Suffolk Sheriff Vincent DeMarco testified Monday at the theft and fraud trial of Conservative Party leader Edward Walsh that the former sheriff’s lieutenant had no reason to be working outside the county jail, except for two occasions over an eight-year period.
“No, that wasn’t his job,” DeMarco said repeatedly, or with similar words, when asked by Eastern District federal prosecutor Catherine Mirabile if Walsh was assigned tasks outside his Riverhead office, as Walsh has asserted.
In his first three hours of testimony in federal court in Central Islip, the sheriff denied that part of Walsh’s job was to meet regularly with officials outside the jail, visit department employees who were sick or injured, or attend graduation ceremonies for newly trained officers.
DeMarco also said that Walsh did not have permission to golf, gamble, engage in political activity, or work from home on departmental time, as prosecutors have alleged he did.
The only times Walsh was authorized to work out of the jail was once in February 2006 to meet with a judge with the sheriff was not available, and once in February 2014 to meet with another judge to update the jail’s sex-offender registration policy, DeMarco sad.
One of Walsh’s defense attorneys, William Wexler of North Babylon, noted, however, that the sheriff had appointed the lieutenant as a personal aide to him in 2006 and later that year made him liaison to outside agencies and internal security and gang intelligence.
When Wexler asked if the sheriff ever put Walsh’s duties in writing, DeMarco replied that he had explained the jobs to him “verbally.”
Defense attorneys have said Walsh’s normal job duties took him outside the office, and he had great flexibility in his work schedule and with whom he met.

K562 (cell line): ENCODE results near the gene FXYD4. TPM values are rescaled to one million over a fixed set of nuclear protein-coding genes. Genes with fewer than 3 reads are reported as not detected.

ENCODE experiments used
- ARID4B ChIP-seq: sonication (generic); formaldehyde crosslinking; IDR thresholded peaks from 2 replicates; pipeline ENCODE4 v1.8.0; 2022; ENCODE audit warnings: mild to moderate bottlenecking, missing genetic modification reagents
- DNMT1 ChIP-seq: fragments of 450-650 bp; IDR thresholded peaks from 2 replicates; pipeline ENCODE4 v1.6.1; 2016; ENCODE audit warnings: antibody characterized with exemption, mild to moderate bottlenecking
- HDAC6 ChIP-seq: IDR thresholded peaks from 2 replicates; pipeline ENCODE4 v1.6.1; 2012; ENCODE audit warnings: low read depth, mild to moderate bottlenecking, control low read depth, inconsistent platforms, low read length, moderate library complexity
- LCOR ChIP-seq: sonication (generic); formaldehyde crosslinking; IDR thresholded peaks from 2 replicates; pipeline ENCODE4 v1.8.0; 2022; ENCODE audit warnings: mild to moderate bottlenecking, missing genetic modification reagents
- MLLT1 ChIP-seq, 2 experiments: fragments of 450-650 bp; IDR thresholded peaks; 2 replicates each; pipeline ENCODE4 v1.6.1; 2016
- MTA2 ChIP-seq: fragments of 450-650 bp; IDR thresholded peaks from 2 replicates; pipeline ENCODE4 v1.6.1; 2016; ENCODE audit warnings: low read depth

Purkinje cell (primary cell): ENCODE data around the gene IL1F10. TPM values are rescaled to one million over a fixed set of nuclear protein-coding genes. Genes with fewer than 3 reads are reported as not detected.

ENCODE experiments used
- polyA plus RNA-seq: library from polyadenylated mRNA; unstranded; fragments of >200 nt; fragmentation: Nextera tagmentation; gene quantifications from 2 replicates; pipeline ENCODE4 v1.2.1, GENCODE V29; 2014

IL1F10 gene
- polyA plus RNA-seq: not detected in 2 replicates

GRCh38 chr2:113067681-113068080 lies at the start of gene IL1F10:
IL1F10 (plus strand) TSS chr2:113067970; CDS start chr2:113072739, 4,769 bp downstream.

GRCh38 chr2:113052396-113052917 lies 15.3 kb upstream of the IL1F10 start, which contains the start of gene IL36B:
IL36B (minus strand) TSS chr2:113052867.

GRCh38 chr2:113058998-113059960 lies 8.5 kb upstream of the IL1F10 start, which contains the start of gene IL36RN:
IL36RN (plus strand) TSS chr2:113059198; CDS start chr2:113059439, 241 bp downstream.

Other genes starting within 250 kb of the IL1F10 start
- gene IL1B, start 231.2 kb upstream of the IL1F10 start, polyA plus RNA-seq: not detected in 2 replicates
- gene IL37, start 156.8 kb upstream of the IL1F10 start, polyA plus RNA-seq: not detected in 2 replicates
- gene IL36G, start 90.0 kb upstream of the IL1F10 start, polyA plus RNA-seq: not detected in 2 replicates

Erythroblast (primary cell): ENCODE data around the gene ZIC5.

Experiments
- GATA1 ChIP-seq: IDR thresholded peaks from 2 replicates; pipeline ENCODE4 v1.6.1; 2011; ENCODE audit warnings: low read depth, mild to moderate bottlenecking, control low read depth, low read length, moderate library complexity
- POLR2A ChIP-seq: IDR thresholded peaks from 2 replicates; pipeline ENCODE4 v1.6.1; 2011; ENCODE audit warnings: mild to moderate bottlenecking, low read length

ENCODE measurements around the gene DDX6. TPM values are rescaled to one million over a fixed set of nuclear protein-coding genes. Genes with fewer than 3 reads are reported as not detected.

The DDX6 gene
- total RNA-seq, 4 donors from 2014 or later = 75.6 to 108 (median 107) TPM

Wexler’s cross-examination of DeMarco is expected to continue Tuesday,
Before DeMarco began to testify, prosecutors called two other witnesses about their meetings with Walsh — Anthony Senft, a state district court Judge and former Town of Islip Councilman, and Rep. Lee Zeldin (R-Shirley).
“I don’t recall having a conversation with the defendant regarding business with the Suffolk County sheriff,” Zeldin said, adding that meetings on his calendars with Walsh included fundraisers on Long Island and New York City and meetings at diners and the Boston Market parking lot in Shirley.
Senft testified about meeting with Walsh at Conservative Party fundraisers and golf outings at which he did not recall discussing any sheriff related business.
Mirabile and prosecutor Raymond Tierney also called an executive of Foxwoods Casino in Connecticut to testify about the more than half a dozen times in recent years that Walsh spent hours gambling at the poker tables.
Prosecutors called Senft, Zeldin and the Foxwood executive as government witnesses to support their case that he was in locations away from the sheriff’s department when he supposedly was being paid by the county.
DeMarco said he began look into Walsh’s time sheets when he saw a 2014 newspaper article saying that the lieutenant had been in Shirley at a shareholders meeting of a company named Interceptor Ignition Interlocks. This was followed by Freedom of Information Law requests for Walsh’s time sheets, DeMarco said.
The 2014 story appeared in Newsday, which then made the FOIL request. But Spatt has ruled that any mention of Newsday’s involvement to the jury would be too prejudicial.
DeMarco also testified that he suspected Walsh was playing golf on county time, and asked, without success, both Suffolk County District Attorney Thomas Spota and County Attorney Dennis Brown to issue subpoenas for Walsh’s golf records.
Eventually, DeMarco testified that he pursued the matter with federal prosecutors, going to the Brooklyn office of the U.S. Attorneyfor the Eastern District.
Robert Clifford, the spokesman for Spota, said in a statement: “It was Sheriff DeMarco who was frustrating the district attorney in the investigation of Mr. Walsh.” Clifford has said DeMarco provided no information to Spota to support a prosecution of Walsh.
County spokesman Justin Meyers said in a statement that Brown researched the issue after DeMarco’s request and “concluded that his office had no authority to issue such subpoenas.”